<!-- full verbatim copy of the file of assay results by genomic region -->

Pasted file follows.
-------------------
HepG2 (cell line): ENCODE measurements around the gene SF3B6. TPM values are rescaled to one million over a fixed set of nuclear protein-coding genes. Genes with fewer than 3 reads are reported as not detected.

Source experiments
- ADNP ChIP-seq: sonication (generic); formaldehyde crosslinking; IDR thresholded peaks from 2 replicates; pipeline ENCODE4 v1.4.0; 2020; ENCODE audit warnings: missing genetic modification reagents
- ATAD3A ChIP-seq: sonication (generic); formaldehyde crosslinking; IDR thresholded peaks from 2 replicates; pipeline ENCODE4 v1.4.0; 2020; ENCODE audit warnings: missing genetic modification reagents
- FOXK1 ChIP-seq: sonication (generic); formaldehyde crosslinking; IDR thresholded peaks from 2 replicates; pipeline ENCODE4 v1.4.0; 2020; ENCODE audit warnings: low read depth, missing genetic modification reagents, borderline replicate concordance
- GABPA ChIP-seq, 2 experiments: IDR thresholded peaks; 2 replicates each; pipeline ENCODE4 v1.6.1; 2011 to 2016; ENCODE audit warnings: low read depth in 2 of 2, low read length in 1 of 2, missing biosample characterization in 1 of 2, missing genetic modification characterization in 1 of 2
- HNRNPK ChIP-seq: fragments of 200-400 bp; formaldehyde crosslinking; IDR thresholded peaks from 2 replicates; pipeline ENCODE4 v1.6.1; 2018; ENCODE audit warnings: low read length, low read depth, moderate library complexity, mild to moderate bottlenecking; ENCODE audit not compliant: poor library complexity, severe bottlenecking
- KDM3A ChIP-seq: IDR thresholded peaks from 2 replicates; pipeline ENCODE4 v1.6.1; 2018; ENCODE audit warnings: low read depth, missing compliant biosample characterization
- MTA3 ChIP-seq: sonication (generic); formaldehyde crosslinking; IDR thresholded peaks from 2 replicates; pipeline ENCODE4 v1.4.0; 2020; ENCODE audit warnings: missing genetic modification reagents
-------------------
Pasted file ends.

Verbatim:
HepG2 (cell line): ENCODE measurements around the gene SF3B6. TPM values are rescaled to one million over a fixed set of nuclear protein-coding genes. Genes with fewer than 3 reads are reported as not detected.

Source experiments
- ADNP ChIP-seq: sonication (generic); formaldehyde crosslinking; IDR thresholded peaks from 2 replicates; pipeline ENCODE4 v1.4.0; 2020; ENCODE audit warnings: missing genetic modification reagents
- ATAD3A ChIP-seq: sonication (generic); formaldehyde crosslinking; IDR thresholded peaks from 2 replicates; pipeline ENCODE4 v1.4.0; 2020; ENCODE audit warnings: missing genetic modification reagents
- FOXK1 ChIP-seq: sonication (generic); formaldehyde crosslinking; IDR thresholded peaks from 2 replicates; pipeline ENCODE4 v1.4.0; 2020; ENCODE audit warnings: low read depth, missing genetic modification reagents, borderline replicate concordance
- GABPA ChIP-seq, 2 experiments: IDR thresholded peaks; 2 replicates each; pipeline ENCODE4 v1.6.1; 2011 to 2016; ENCODE audit warnings: low read depth in 2 of 2, low read length in 1 of 2, missing biosample characterization in 1 of 2, missing genetic modification characterization in 1 of 2
- HNRNPK ChIP-seq: fragments of 200-400 bp; formaldehyde crosslinking; IDR thresholded peaks from 2 replicates; pipeline ENCODE4 v1.6.1; 2018; ENCODE audit warnings: low read length, low read depth, moderate library complexity, mild to moderate bottlenecking; ENCODE audit not compliant: poor library complexity, severe bottlenecking
- KDM3A ChIP-seq: IDR thresholded peaks from 2 replicates; pipeline ENCODE4 v1.6.1; 2018; ENCODE audit warnings: low read depth, missing compliant biosample characterization
- MTA3 ChIP-seq: sonication (generic); formaldehyde crosslinking; IDR thresholded peaks from 2 replicates; pipeline ENCODE4 v1.4.0; 2020; ENCODE audit warnings: missing genetic modification reagents